Need some input on 9mm

Discussion in 'The Ammo & Reloading Forum' started by etcher1, Jun 12, 2012.

  1. etcher1

    etcher1 New Member

    Mar 10, 2012
    NW Arkansas
    If you were going to cast your own 9mm bullets for plinking, what powder and bullet mould would you get? I'll be shooting an M&P9 4.25" barrel. I like Unique cause I can load my 44 Mag, I had seen some 9mm recipes with Unique. But I am definitely open for suggestions.
  2. armoredman

    armoredman Active Member

    I do cast my own, and my favorite bullet is the Lee 356-125-2R mold, sized with a Lee .356 push through sizer, lubed either with the Lee Liquid Alox that comes with the sizer, (easy to use), or a hard lube setup a friend made. I use Accurate Arms #7 powder, and have generally good results. :)
    Lee is cheap but good equipment in my experience.

  3. Hammerslagger

    Hammerslagger New Member

    Jul 30, 2009
    Ditto on post #2 relative to Lee.

    Unique can be loaded in 9x19 mm, but there are better propellants for this caliber. Unique tends to give a wide velocity spread when loaded in the 9x19. It is an ideal propellant for .45 Colt. For 9x19 cast bullet loads any of the faster propellants like 231 or Bullseye work well and are cost effective. Blue Dot is excellent for HV (very fast, like 1250 fps) 9x19 loads, but it is expensive and you do not want to drive a 9x19 cast bullet over 1150 fps or you will likely encounter barrel leading problems.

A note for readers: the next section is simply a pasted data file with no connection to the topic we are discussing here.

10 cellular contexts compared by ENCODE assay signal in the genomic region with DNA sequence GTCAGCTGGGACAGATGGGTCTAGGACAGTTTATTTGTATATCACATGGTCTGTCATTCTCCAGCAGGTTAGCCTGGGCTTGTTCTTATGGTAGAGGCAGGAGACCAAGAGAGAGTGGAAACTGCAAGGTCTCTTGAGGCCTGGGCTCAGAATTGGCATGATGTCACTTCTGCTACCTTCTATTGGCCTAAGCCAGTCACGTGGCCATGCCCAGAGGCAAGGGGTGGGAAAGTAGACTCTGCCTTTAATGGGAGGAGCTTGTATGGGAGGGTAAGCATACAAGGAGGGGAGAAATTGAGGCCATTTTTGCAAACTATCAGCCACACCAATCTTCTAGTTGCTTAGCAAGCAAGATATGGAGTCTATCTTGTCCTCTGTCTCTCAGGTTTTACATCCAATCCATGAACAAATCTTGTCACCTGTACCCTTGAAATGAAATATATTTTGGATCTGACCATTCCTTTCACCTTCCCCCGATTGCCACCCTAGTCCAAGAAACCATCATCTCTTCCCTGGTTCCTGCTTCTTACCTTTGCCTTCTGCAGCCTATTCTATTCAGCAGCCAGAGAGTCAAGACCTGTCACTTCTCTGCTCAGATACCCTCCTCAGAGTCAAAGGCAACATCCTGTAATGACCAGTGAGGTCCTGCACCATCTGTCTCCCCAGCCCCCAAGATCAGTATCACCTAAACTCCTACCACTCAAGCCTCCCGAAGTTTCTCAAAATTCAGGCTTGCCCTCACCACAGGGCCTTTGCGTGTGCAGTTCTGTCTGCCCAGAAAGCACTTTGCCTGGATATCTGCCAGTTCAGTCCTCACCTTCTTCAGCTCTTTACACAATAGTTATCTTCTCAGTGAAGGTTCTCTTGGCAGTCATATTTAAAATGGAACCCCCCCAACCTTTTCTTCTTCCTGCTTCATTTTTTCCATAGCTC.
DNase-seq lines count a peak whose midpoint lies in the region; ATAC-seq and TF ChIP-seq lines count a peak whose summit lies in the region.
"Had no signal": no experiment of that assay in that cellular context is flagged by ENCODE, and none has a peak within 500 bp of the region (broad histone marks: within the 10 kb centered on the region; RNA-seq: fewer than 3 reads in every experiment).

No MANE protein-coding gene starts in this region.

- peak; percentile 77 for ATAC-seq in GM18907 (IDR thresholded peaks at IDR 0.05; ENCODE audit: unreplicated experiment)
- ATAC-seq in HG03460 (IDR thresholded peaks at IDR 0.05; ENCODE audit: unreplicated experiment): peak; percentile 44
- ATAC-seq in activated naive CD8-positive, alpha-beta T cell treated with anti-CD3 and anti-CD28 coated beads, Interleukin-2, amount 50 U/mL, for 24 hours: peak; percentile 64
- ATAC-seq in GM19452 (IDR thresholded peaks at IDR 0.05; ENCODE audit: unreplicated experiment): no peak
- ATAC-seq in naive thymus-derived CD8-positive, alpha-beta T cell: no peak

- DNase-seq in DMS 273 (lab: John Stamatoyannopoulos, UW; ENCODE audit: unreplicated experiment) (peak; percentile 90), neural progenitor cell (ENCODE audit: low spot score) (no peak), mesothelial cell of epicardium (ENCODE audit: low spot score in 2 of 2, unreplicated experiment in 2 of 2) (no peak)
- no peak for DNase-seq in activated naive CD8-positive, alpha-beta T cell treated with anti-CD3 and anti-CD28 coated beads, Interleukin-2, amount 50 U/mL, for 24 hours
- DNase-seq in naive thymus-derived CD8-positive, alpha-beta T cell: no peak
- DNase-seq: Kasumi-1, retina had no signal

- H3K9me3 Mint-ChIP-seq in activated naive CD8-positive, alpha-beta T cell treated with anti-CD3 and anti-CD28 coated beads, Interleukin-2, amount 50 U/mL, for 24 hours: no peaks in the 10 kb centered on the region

Last edited: Jun 12, 2012
  4. X Ring

    X Ring Active Member

    Mar 23, 2011
    I loading the RCBS 124g TC over 3.5g Bullseye for years and by the thousand. Shoots great.
  5. etcher1

    etcher1 New Member

    Mar 10, 2012
    NW Arkansas
    Thanks for all the replies, I think I am going to go with Lee 6-Cavity Bullet Mold 356-125-2R 9mm Luger, 38 Super, 380 ACP (356 Diameter) 125 Grain 2 Ogive Radius.

    Is there any specific BHN number that they need to be?
  6. Hammerslagger

    Hammerslagger New Member

    Jul 30, 2009
    Relative to post #5, you will want to follow this link:

    Mold bullet weights are usually for Lyman #2 alloy. Harder alloys, like Linotype will produce bullets that weigh something like 6% less or more. Exact numbers will be found at the link site.

    You want to keep in mind that there is a different ideal hardness for different bullets, bullet uses, and velocities.

    Also, Tin (Sn) mainly improves metal flow and mold filling (cast-ability). Initially (as cast) it produces hardness; but most of this Tin induced hardness deteriorates in about a month's time. Antimony (Sb) induces hardness that increases (precipitates) with age (time over about 30 days); but does almost nothing for cast-ability or makes it worse than casting pure lead.
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